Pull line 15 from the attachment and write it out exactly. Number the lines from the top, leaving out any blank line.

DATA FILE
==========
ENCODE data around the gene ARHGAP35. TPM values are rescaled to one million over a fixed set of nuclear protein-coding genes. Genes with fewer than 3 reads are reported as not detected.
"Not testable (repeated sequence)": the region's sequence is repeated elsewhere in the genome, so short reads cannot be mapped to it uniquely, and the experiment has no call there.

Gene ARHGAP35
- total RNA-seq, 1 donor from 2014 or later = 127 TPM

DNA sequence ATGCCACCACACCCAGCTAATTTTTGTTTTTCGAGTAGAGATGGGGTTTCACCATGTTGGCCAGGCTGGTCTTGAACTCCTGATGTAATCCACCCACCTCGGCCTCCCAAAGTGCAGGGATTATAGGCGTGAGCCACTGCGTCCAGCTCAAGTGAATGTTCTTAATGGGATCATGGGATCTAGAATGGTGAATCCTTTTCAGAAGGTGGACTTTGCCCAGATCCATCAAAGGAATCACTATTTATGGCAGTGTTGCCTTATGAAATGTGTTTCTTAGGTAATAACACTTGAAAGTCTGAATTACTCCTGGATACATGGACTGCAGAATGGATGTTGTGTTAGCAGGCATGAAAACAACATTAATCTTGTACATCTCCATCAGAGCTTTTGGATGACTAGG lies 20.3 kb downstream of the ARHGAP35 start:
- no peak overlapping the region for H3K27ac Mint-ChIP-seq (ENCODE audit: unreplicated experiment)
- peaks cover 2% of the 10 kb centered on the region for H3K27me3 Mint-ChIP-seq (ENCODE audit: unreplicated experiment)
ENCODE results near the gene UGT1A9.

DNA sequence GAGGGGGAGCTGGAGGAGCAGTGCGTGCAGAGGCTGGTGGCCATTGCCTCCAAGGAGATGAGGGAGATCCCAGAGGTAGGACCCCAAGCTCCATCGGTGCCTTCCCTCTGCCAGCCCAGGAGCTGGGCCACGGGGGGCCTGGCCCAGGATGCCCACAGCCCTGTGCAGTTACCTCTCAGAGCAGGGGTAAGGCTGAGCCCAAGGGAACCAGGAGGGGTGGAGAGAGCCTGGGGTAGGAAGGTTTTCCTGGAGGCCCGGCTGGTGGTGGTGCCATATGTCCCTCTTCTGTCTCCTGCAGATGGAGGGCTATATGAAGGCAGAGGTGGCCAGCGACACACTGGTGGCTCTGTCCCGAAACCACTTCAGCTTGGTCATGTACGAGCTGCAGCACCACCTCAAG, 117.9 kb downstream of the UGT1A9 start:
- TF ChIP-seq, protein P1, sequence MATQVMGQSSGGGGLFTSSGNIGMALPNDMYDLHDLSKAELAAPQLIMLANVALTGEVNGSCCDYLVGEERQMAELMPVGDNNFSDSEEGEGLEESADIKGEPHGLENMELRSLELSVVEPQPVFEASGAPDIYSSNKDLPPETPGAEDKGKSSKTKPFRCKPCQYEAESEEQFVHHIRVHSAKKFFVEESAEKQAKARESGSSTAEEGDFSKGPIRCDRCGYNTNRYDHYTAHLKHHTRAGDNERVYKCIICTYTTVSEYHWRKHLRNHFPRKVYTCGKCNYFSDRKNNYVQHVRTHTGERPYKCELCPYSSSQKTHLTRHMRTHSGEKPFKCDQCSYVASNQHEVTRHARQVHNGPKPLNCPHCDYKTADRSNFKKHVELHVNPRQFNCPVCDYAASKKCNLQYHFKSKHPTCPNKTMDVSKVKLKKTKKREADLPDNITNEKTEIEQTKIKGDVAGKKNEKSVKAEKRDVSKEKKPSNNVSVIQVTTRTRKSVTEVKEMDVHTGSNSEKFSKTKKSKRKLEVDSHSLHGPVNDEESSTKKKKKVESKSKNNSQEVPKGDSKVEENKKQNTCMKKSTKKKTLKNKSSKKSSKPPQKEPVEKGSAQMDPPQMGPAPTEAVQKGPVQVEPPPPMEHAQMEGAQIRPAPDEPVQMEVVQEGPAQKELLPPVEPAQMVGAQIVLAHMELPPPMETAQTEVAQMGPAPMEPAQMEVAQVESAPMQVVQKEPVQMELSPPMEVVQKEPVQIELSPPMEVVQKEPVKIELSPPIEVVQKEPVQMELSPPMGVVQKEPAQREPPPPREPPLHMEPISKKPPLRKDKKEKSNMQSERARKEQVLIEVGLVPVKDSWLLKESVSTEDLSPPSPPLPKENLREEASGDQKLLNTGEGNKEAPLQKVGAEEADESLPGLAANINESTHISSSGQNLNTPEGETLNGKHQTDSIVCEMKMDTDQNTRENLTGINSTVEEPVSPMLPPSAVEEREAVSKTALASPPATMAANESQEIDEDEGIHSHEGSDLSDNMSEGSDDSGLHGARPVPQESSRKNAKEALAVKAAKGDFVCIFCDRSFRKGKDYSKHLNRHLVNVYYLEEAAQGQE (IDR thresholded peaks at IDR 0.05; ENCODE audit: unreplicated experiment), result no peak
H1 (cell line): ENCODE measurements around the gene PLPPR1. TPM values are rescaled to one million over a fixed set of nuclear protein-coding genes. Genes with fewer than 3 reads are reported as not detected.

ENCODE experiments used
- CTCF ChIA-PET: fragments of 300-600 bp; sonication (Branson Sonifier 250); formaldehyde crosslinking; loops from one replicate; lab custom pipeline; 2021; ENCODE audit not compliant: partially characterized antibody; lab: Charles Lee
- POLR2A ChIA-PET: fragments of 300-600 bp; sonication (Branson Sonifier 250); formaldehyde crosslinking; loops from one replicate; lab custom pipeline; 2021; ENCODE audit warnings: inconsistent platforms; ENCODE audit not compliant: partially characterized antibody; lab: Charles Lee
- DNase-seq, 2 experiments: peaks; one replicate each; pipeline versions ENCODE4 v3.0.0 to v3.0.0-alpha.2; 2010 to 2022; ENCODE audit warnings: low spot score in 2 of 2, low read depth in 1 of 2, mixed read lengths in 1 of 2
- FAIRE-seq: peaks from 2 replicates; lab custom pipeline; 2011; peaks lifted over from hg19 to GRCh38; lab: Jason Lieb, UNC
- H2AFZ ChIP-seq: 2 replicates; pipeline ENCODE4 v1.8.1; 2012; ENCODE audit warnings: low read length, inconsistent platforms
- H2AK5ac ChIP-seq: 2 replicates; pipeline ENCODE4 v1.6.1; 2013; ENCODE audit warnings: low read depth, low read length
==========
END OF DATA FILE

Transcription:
- DNase-seq, 2 experiments: peaks; one replicate each; pipeline versions ENCODE4 v3.0.0 to v3.0.0-alpha.2; 2010 to 2022; ENCODE audit warnings: low spot score in 2 of 2, low read depth in 1 of 2, mixed read lengths in 1 of 2